Full Time Faculty
Dr. Christopher Key Chapple is the Doshi Professor of Indic and Comparative Theology and Director of the Master of Arts in Yoga Studies at Loyola Marymount University in Los Angeles. His research interests focus on the renouncer religious traditions of India: Yoga, Jainism, and Buddhism. He has published several books on these topics with SUNY Press, including Karma and Creativity (1986), Nonviolence to Animals, Earth, and Self in Asian Traditions (1993), Reconciling Yogas (2003), and Yoga and the Luminous: Patanjali’s Spiritual Path to Freedom (2008).
He has also edited and co-authored several books on religion and ecology, including Ecological Prospects: Religious, Scientific, and Aesthetic Perspectives (1994, SUNY), Hinduism and Ecology (2000, with Mary Evelyn Tucker, Harvard), Jainism and Ecology (2002, Harvard), Yoga and Ecology (2009, Deepak Heritage), and In Praise of Mother Earth: The Prthivi Sukta of the Atharva Veda (2011, with O.P. Dwivedi, winner, translation prize, Dharma Academy of North America). His most recent books are Poet of Eternal Return (2014) and Sacred Thread (with Beth Sternlieb and Cristina Anunes, 2015, both with Nalanda International / Sri Yogi). Two edited volumes will appear in 2016: Yoga in Jainism (Routledge) and Mind, Morals and Make-Believe: Engaged Emancipation in the Moksopaya/Yogavasistha (with Aridam Chakrabarti, SUNY). He also is editor of the journal Worldviews: Global Religions, Culture, and Ecology (Brill).
Chris serves as academic advisor for the International Summer School of Jain Studies and on the advisory boards for the Forum on Religion and Ecology (Yale) and the Ahimsa Center (Pomona). In 2002 he established the first of several certificate programs in the study of Yoga at LMU’s Center for Religion and Spirituality and founded LMU’s Master of Arts in Yoga Studies in the fall of 2013.
1980 Ph.D. Theology, Fordham University, U.S.A.
History of Religions Program Dissertation: “The Concept of Will in the Yogavasistha”
1978 MA Fordham University, U.S.A.
Thesis: “Tson Kha Pa and the Synthesis of Buddhism in Tibet”
1976 B.A. State University of New York at Stony Brook, U.S.A.
Comparative Literature and Religious Studies (summa cum laude)
Ana Funes completed her B.A. and M.A. in Philosophy with a focus on Philosophy of Religion and Hermeneutics at the National Autonomous University of Mexico, with theses on the topics of Advaita Vedanta and interpretations of the Yoga Sutra, respectively. She is completing her Ph.D. in Comparative Philosophy in the Department of Philosophy at the University of Hawaii under the guidance of Professor Arindam Chakrabarti. Her dissertation examines proprioception and bodily self awareness in regards to the notion of subtle body as it is found in Samkhya-Yoga, Vedanta, and Kasmir Saivism using phenomenological methodology.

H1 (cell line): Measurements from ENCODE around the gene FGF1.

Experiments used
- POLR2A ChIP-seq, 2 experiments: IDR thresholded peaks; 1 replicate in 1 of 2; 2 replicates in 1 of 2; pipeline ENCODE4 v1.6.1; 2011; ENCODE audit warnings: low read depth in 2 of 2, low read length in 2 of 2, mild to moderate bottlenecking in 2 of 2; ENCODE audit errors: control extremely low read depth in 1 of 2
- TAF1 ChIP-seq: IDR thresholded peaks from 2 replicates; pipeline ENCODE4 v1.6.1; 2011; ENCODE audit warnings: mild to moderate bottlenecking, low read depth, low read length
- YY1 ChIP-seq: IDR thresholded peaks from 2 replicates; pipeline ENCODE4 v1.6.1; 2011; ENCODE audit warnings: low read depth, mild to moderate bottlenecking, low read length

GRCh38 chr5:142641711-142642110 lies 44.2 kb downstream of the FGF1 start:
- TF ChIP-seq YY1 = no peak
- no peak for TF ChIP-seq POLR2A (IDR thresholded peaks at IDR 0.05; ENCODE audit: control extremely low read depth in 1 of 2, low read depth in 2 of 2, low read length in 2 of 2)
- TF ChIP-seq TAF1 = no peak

Ana is certified as an instructor of Kundalini Yoga by the 3HO Association of Mexico City and completed a 200 hour teachers training in Sivananda Yoga in India back in 2007. She has also trained (although not certified) in Iyengar Yoga style and has conducted study groups on the Yoga Sutras for Iyengar Yoga teachers' trainings both in Mexico and Honolulu. She has studied Sanskrit in Pune, India, as well as in Mexico and Hawaii and currently teaches Foundations in Yoga Studies, Sanskrit Texts: Yoga Sutra and Bhagavad Gita, Philosophy and Practice of Hatha Yoga Texts, History of Modern Yoga, and Writing and Research Seminar for the Masters of Arts in Yoga Studies at Loyola Marymount University.
Ph.D. Candidate University of Hawaii (Degree expected 2015 or beginning 2016)
Phenomenology, Indian Philosophy, Comparative Philosophy
M.A. National Autonomous University of Mexico 2008
Hermeneutics, Philosophy of Religion
B.A. National Autonomous University of Mexico 2005
Dr. Nirinjan Khalsa
Dr. Nirinjan Khalsa, Clinical Professor of Jain and Sikh Studies, Department of Theological Studies, received her Ph.D in Asian Languages and Cultures from the University of Michigan in 2014. Her work examines both historic and modern Sikh devotional music with particular attention paid to the mystical and embodied realms of performative practice as well as the ideological debates and identity politics surrounding its pedagogy and history. She has conducted ethnographic research throughout Northern India since 2000, including a year as a Fulbright Scholar 2010-11. Professor Khalsa is honored as the female exponent of the Amritsari tradition of Sikh drumming (jori-pakhawaj) by 13th generation exponent of the Gurbani Kirtan parampara. Her ongoing research investigates how the diversity of lived devotional practices and musical styles in the Sikh Diaspora question gendered and religious norms.